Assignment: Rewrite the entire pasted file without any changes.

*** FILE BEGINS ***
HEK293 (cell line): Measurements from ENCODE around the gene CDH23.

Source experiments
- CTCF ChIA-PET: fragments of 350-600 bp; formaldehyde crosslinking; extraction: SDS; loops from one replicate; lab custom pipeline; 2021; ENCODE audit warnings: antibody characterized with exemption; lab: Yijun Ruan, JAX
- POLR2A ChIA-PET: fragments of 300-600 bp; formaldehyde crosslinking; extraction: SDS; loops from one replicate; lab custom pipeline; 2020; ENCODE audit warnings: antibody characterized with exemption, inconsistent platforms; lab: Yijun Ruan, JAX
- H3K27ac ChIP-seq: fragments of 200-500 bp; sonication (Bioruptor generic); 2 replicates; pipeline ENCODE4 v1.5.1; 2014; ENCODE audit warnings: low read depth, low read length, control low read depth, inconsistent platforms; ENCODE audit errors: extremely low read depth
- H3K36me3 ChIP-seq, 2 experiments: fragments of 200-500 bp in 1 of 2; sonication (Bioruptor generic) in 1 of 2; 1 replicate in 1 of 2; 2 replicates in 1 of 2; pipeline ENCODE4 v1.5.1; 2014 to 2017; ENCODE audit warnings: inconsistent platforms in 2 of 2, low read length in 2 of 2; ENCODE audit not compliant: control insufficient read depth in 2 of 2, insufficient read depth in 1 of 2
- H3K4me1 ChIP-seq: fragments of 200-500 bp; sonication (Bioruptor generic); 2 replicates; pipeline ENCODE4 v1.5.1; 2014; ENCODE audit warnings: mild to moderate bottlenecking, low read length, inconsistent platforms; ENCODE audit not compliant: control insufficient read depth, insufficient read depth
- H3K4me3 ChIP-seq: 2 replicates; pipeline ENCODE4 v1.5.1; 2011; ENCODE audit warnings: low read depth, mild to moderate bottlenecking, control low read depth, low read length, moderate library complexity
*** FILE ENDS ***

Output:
HEK293 (cell line): Measurements from ENCODE around the gene CDH23.

Source experiments
- CTCF ChIA-PET: fragments of 350-600 bp; formaldehyde crosslinking; extraction: SDS; loops from one replicate; lab custom pipeline; 2021; ENCODE audit warnings: antibody characterized with exemption; lab: Yijun Ruan, JAX
- POLR2A ChIA-PET: fragments of 300-600 bp; formaldehyde crosslinking; extraction: SDS; loops from one replicate; lab custom pipeline; 2020; ENCODE audit warnings: antibody characterized with exemption, inconsistent platforms; lab: Yijun Ruan, JAX
- H3K27ac ChIP-seq: fragments of 200-500 bp; sonication (Bioruptor generic); 2 replicates; pipeline ENCODE4 v1.5.1; 2014; ENCODE audit warnings: low read depth, low read length, control low read depth, inconsistent platforms; ENCODE audit errors: extremely low read depth
- H3K36me3 ChIP-seq, 2 experiments: fragments of 200-500 bp in 1 of 2; sonication (Bioruptor generic) in 1 of 2; 1 replicate in 1 of 2; 2 replicates in 1 of 2; pipeline ENCODE4 v1.5.1; 2014 to 2017; ENCODE audit warnings: inconsistent platforms in 2 of 2, low read length in 2 of 2; ENCODE audit not compliant: control insufficient read depth in 2 of 2, insufficient read depth in 1 of 2
- H3K4me1 ChIP-seq: fragments of 200-500 bp; sonication (Bioruptor generic); 2 replicates; pipeline ENCODE4 v1.5.1; 2014; ENCODE audit warnings: mild to moderate bottlenecking, low read length, inconsistent platforms; ENCODE audit not compliant: control insufficient read depth, insufficient read depth
- H3K4me3 ChIP-seq: 2 replicates; pipeline ENCODE4 v1.5.1; 2011; ENCODE audit warnings: low read depth, mild to moderate bottlenecking, control low read depth, low read length, moderate library complexity